New rules on type-approval and testing
From today, car manufacturers will be subject to stricter new regulations on type-approval and testing.
Type approval is the process for certifying that a vehicle meets all requirements to be placed on the market and for rigorous checking of manufacturers' ongoing compliance with EU law, including emissions limits as laid out in separate regulation. The new regulations significantly tighten the previous type approval and market surveillance system.
The rules, proposed in 2016 and adopted by the European Parliament and the Council in 2018, bring critical changes to the independence and quality of testing before a car is placed on the market. This follows the Volkswagen Emissions scandal- also known as Dieselgate- when the car manufacturer was found to have intentionally concealed true emissions using software which altered vehicle output during laboratory testing. The reforms tighten the existing approval and market surveillance system, placing manufactures under increased pressure to create cleaner and safer vehicles.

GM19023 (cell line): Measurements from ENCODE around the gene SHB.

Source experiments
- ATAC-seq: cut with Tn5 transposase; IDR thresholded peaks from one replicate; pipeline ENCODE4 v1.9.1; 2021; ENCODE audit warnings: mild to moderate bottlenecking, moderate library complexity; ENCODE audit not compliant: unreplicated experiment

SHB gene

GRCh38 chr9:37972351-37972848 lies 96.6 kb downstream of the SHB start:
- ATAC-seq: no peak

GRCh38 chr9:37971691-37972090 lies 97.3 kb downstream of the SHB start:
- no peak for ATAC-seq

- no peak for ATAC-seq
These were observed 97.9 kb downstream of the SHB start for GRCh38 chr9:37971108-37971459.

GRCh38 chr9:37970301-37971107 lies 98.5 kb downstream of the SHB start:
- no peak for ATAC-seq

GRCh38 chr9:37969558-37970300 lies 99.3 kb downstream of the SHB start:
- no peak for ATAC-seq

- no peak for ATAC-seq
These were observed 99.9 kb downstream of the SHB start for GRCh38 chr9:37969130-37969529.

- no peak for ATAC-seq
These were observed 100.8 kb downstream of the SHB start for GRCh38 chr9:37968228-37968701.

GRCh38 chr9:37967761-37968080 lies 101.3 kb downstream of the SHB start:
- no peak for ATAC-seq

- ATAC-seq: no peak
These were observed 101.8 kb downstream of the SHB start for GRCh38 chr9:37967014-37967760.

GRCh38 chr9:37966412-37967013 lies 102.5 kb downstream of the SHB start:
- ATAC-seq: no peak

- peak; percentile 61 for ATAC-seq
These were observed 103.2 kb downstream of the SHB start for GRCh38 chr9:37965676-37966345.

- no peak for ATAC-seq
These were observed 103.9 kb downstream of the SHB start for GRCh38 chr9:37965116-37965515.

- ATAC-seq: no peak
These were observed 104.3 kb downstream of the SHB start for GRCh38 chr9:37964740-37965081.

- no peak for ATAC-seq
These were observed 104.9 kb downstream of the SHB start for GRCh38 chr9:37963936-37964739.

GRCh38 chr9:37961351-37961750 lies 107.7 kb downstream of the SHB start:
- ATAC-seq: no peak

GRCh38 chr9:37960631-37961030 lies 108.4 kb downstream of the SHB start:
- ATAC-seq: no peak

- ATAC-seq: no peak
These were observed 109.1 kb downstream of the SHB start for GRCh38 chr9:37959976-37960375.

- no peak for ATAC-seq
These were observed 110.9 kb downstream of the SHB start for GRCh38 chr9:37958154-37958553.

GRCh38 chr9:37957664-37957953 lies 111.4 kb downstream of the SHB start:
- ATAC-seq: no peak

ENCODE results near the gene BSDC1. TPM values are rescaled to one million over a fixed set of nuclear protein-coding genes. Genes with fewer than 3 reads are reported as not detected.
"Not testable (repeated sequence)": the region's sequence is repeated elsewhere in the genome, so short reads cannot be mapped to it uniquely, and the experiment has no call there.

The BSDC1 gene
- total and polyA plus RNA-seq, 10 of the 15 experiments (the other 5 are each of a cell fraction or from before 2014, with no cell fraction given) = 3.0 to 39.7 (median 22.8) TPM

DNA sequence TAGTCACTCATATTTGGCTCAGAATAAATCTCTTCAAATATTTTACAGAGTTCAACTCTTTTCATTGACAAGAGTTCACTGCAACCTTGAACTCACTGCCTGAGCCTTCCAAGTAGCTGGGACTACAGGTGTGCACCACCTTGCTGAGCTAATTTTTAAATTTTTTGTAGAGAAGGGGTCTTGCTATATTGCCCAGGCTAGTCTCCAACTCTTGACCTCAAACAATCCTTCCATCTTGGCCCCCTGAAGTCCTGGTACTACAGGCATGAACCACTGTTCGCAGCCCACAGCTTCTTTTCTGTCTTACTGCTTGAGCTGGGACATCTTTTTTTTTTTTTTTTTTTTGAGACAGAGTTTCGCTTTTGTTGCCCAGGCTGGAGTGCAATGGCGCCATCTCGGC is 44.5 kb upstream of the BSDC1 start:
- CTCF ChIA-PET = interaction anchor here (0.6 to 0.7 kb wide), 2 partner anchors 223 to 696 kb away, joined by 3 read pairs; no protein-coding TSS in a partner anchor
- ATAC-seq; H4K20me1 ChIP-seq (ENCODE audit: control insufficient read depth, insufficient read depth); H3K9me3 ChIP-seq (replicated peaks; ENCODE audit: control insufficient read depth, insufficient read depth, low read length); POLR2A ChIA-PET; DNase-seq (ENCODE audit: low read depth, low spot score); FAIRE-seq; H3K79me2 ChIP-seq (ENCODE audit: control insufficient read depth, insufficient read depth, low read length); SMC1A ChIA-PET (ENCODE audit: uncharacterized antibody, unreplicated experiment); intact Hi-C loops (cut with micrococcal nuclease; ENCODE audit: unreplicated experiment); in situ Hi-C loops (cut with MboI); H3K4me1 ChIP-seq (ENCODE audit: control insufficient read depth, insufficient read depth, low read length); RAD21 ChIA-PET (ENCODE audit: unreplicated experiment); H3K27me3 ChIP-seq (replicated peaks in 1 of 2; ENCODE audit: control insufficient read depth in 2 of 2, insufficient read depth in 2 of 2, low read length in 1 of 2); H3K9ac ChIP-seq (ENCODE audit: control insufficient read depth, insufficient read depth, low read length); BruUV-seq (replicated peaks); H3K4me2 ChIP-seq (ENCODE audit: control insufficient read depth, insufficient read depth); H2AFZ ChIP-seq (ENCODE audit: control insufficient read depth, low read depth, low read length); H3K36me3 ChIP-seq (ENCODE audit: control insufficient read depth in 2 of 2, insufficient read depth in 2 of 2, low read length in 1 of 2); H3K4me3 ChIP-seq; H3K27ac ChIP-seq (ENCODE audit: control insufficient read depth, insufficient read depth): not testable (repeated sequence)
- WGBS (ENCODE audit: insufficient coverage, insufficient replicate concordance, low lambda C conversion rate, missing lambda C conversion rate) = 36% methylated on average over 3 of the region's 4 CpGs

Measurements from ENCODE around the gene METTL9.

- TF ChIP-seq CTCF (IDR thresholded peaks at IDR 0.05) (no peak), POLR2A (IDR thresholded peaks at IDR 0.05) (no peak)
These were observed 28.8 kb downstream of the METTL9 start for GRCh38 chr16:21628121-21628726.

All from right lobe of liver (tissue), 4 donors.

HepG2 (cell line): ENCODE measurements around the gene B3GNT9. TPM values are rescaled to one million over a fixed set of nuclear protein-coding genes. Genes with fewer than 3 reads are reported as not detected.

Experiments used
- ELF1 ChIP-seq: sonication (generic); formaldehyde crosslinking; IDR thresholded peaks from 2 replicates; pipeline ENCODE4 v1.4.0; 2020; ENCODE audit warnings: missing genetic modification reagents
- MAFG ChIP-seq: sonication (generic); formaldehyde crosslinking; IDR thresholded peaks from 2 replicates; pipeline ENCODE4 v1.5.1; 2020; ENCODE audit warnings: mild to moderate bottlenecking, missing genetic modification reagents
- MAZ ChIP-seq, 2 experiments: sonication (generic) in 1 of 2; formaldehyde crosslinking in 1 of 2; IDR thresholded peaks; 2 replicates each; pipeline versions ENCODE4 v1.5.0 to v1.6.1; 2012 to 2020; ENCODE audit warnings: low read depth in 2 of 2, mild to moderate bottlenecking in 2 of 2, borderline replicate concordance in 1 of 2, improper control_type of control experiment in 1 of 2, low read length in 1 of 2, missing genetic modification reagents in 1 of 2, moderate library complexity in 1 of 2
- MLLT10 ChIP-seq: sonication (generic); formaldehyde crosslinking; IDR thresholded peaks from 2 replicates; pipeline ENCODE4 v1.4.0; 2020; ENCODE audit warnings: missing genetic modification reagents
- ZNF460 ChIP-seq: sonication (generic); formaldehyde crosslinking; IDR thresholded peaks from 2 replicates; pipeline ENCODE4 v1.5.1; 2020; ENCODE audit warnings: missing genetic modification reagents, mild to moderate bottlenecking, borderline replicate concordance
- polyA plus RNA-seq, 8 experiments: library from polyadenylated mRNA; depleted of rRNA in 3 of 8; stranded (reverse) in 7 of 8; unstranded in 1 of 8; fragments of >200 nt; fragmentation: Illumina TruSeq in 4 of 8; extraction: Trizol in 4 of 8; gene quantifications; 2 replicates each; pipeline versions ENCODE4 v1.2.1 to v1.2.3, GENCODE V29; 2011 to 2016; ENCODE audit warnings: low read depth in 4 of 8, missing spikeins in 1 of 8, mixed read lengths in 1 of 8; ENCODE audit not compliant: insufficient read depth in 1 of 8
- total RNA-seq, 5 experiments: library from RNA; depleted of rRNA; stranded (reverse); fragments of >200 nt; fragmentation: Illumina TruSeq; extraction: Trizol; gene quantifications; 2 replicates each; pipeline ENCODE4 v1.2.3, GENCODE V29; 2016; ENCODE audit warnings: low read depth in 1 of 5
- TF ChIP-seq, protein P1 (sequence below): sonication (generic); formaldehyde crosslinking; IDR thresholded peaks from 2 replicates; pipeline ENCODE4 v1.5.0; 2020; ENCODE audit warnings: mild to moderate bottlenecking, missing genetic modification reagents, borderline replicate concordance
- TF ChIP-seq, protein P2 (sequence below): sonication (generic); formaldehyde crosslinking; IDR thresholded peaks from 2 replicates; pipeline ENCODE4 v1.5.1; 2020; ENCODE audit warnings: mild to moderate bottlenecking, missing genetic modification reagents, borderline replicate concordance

Thierry Breton, Commissioner for Internal Market said: “Europeans rightly expect to drive the cleanest and safest cars. That presupposes the strictest controls of cars placed on the market and circulating on our roads.”
Critically, the new framework also improves checks on the vehicles that are already circulating on the market and for sale at the dealerships, while empowering the Commission to carry out compliance and conformity checks on vehicles in laboratories or on the road.
Those found breaching regulations will face tough penalties. Where previously, only national authorities that type approved the car could order EU-wide recalls and impose sanctions, from today, the Commission will have the authority to do so. Those found breaching type-approval legislation face fines of up to €30 000 per car.
It is hoped the new regulations will encourage development of alternative fuels and battery production, defending the competitiveness of European car industry.